Published: November 12, 2019
By Jessica Skwire Routhier
PARIS – Saudi princes. Right-wing nationalism. International diplomatic relations. Quid pro quo. Court battles, reluctant lenders, last-minute negotiations and lingering uncertainty about a key painting. And don’t forget the virtual reality headsets. It’s been called an “Italian soap opera,” even though France has been the lead actor. How will they keep visitors focused on the art? The subtly titled “Leonardo da Vinci,” commemorating the 500th anniversary of the artist’s death, is on view at the Louvre, in Paris, through February 24.
The ready answer, of course, is that the art is hardly ignorable. Leonardo (generally referred to, like most masters of the Italian renaissance, by his given name) produced some of the most globally recognized masterpieces of Western art of all time, including not only the Louvre’s “Mona Lisa” (1503) but also “The Last Supper” (1490s, convent of Santa Maria delle Grazie, Milan) and “Vitrivian Man” (circa 1490; Gallerie dell’Accademia, Venice), a drawing of a nude male figure inscribed within both a square and a circle, recognizable from Italy’s own one-Euro coin.
Only two of those three world-changing works of art will be on view in Paris – “The Last Supper” is physically part of the convent for which it was painted, so it cannot and has never been moved. But the Louvre’s victory in getting two of these works together under one roof, if not actually in the same room – along with 11 other paintings by Leonardo and 130-odd loans that have augmented its core collection of five paintings and 22 drawings by the artist – attests to its dogged, take-no-prisoners and ultimately successful approach to building this exhibition.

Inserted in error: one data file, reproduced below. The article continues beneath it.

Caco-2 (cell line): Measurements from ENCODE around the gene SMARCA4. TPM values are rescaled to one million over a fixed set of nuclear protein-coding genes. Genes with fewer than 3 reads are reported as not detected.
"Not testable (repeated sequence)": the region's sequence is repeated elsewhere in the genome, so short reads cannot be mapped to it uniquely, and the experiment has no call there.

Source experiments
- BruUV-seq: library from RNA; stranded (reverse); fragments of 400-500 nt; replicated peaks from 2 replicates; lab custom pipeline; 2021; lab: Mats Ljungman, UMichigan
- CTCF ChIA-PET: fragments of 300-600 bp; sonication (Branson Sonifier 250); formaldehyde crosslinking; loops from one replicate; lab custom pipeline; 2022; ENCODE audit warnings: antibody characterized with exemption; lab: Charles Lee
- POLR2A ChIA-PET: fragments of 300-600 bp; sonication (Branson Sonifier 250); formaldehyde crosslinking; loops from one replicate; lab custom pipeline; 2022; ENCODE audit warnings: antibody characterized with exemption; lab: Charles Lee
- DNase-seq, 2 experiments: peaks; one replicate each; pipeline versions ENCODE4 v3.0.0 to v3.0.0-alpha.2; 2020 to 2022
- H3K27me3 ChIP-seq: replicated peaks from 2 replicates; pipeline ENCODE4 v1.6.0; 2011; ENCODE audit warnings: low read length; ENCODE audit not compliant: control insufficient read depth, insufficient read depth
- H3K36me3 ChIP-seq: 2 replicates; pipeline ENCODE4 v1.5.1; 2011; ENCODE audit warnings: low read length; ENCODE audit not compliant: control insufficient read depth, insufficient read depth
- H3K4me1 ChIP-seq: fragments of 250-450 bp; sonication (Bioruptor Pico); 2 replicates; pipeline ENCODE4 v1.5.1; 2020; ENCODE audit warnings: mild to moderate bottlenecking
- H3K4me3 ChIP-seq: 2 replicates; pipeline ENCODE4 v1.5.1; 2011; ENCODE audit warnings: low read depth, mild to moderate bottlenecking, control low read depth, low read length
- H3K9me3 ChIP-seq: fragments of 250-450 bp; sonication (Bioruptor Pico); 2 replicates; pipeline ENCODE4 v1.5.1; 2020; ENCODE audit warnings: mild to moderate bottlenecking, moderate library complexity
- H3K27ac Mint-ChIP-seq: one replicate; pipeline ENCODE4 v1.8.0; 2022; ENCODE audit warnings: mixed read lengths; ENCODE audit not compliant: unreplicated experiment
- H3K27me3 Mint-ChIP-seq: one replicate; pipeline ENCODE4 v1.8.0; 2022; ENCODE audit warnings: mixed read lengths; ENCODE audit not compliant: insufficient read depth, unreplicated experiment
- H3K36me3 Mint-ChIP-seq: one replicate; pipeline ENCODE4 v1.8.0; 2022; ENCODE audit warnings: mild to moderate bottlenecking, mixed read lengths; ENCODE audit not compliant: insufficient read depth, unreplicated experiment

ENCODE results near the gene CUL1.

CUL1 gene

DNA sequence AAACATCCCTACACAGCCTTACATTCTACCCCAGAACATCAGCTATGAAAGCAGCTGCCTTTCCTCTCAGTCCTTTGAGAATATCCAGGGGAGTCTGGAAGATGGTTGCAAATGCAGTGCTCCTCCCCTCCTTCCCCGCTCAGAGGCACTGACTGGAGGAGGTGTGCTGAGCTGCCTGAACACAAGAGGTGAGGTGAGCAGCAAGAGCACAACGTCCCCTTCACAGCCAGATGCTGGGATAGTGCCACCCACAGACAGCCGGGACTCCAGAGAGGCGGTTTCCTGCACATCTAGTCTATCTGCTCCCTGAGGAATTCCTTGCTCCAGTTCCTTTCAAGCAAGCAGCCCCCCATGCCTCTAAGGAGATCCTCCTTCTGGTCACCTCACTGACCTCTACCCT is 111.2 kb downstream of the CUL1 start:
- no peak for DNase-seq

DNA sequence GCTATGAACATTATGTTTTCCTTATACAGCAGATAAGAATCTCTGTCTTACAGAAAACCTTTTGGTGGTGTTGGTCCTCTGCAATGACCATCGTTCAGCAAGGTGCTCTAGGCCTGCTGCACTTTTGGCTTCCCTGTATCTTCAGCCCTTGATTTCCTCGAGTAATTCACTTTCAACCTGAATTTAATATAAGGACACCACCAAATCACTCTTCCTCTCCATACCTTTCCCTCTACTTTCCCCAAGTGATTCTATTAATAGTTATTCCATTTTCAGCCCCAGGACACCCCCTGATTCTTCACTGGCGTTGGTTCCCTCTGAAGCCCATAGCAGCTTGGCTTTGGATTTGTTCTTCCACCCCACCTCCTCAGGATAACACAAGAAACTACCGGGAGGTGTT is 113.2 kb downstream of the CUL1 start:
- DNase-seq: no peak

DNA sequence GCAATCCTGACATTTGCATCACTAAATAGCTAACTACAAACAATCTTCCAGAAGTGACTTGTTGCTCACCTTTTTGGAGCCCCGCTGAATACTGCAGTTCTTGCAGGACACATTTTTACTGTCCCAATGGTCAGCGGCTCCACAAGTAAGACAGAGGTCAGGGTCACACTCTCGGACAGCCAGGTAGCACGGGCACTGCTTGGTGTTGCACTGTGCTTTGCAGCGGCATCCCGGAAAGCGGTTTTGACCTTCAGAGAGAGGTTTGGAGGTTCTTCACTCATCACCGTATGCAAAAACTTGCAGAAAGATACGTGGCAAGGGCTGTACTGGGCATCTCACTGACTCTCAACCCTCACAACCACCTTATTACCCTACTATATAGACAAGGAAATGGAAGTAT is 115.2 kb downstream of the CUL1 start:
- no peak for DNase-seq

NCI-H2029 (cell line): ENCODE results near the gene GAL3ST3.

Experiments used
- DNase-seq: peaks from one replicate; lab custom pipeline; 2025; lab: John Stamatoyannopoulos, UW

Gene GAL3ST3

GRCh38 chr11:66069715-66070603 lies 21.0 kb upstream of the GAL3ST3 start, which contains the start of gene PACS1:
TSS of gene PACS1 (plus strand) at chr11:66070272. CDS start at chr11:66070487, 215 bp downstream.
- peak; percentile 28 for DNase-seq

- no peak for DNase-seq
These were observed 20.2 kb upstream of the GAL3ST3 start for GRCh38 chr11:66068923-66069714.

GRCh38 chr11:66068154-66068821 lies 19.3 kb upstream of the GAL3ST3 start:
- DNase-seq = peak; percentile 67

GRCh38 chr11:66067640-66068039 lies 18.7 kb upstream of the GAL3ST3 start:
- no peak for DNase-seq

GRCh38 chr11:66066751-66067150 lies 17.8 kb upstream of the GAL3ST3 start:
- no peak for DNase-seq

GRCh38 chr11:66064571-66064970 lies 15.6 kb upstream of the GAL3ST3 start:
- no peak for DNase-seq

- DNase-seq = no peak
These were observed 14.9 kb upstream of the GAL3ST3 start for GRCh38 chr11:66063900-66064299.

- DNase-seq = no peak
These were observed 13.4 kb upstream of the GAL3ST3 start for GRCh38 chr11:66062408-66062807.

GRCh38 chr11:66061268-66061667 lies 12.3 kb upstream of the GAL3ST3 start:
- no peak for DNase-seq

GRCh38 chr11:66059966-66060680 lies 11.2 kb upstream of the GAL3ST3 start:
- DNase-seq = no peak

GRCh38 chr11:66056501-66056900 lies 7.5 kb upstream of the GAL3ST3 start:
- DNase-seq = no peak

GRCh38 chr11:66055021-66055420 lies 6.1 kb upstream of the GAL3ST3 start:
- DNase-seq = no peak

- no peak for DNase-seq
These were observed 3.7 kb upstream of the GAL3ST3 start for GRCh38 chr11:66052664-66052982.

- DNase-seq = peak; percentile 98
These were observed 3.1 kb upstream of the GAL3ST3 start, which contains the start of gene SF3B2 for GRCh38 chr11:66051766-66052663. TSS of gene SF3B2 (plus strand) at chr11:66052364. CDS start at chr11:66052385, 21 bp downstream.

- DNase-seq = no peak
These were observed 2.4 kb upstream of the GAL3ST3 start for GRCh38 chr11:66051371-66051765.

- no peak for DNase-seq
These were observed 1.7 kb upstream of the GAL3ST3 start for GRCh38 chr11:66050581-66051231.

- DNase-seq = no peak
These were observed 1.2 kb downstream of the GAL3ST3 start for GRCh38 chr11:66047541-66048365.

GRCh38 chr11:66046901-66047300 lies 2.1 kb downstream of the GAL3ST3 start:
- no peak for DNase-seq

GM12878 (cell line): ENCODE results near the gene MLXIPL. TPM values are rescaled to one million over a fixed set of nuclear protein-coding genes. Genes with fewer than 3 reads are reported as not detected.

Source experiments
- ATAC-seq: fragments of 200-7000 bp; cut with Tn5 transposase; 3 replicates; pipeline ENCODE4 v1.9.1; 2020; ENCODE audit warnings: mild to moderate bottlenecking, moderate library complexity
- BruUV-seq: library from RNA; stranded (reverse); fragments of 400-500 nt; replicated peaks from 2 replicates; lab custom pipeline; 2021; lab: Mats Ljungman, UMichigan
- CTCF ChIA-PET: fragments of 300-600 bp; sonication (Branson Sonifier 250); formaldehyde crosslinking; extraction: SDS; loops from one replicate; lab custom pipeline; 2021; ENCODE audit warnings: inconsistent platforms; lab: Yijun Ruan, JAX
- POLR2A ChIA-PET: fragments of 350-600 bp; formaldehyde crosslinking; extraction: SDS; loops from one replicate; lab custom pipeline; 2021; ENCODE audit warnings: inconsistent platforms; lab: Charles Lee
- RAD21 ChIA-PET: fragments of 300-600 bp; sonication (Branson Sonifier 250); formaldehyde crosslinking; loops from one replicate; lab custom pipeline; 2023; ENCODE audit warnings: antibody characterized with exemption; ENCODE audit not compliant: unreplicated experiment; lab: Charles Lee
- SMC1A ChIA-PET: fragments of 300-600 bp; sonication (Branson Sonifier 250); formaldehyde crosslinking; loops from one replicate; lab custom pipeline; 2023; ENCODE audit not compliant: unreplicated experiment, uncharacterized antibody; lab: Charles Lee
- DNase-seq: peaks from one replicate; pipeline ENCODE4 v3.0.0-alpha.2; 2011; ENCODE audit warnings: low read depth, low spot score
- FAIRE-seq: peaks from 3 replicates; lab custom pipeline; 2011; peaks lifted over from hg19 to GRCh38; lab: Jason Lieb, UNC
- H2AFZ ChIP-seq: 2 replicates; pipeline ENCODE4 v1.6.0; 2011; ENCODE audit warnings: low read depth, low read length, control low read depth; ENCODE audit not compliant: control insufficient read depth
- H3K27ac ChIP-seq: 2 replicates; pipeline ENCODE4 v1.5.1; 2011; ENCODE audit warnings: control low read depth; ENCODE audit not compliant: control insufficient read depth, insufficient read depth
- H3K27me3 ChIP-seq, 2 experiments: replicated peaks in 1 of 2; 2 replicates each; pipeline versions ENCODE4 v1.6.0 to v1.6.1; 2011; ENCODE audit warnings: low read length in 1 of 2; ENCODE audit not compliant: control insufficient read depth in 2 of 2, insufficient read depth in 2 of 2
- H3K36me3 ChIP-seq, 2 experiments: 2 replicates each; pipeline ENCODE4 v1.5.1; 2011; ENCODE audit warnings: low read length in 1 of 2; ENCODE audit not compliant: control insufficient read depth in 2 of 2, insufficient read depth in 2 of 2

“Vitruvian Man,” in particular, represents a hard-fought battle. It was less than a month before the exhibition opened, on October 24, that an Italian court shot down a last-minute effort by Italia Nostra (“Our Italy”), an Italian nationalist faction, to block its loan to the Louvre. Leonardo was Italian, they said. Why should France benefit from Italy’s cultural capital?
Of course, it’s more complicated than Leonardo just being Italian. It’s true that Leonardo was born in the town of Vinci, in the Tuscan hills, and he spent most of his life in Florence and then Rome, and then Milan. But that was all 400 years before there was a unified Italy – and to further muddy the waters, he spent his final years as court painter to François I of France, residing and finally dying (on May 2, 1519) in Amboise. He kept the “Mona Lisa,” and the less renowned but equally bewitching “St John the Baptist,” with him to the end; long story short, this is how the French state came to be the beneficiary of what is the largest single collection of Leonardo paintings in the world.